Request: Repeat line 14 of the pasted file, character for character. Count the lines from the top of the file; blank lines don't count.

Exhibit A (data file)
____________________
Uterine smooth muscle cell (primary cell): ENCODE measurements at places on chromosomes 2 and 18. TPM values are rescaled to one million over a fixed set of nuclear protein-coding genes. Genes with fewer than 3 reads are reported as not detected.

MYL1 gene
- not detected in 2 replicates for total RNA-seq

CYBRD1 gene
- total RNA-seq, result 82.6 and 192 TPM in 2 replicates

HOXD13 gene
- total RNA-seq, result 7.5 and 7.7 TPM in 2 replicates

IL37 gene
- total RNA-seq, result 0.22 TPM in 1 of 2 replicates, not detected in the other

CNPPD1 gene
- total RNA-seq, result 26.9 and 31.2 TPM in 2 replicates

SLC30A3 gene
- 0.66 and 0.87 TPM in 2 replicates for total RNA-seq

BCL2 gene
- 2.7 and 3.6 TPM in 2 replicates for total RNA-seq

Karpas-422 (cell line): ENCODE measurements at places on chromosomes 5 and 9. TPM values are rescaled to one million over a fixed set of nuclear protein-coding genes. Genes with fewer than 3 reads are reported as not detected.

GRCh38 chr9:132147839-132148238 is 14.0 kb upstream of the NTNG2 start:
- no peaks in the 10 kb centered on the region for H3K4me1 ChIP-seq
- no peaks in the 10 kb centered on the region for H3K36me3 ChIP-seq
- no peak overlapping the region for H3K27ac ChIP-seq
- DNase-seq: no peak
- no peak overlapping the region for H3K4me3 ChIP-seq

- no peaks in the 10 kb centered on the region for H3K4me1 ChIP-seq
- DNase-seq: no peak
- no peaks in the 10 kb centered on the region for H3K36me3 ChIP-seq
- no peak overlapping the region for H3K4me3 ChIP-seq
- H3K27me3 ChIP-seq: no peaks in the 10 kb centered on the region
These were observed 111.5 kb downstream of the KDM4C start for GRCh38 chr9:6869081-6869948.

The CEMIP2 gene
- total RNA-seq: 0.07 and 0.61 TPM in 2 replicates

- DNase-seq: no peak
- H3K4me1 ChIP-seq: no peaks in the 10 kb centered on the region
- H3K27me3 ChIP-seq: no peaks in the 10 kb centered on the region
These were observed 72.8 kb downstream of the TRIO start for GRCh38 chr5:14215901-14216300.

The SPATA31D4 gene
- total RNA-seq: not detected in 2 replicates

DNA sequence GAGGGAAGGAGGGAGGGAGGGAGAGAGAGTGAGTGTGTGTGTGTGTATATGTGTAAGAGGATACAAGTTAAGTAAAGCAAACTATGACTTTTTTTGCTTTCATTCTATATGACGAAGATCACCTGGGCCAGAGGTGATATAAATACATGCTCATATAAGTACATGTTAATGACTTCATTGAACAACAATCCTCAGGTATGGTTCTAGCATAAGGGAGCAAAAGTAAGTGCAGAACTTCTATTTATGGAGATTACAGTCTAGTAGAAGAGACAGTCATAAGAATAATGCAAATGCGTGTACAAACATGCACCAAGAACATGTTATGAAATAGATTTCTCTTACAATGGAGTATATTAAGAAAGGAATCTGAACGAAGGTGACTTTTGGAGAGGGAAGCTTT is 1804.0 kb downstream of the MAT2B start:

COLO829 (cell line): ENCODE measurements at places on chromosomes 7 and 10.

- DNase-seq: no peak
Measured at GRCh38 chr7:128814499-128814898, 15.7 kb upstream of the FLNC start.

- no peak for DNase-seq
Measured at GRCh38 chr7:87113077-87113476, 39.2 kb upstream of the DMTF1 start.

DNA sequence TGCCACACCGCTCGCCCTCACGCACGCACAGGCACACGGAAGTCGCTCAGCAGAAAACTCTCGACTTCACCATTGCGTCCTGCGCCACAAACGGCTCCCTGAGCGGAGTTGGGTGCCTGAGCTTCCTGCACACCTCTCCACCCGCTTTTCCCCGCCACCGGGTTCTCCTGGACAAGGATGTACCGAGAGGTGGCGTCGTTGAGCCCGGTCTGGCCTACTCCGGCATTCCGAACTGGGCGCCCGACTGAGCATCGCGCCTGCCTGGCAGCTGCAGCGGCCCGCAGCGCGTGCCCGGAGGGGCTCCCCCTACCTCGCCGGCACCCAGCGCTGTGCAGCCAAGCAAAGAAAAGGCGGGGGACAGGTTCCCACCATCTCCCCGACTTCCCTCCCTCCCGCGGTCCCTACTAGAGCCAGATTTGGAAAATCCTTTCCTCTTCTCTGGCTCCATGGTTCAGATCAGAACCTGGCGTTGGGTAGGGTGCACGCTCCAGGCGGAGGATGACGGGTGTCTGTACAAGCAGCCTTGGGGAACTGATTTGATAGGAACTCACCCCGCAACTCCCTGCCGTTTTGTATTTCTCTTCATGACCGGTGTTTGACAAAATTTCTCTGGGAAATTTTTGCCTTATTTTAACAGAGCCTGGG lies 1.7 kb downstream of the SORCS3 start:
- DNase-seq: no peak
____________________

BCL2 gene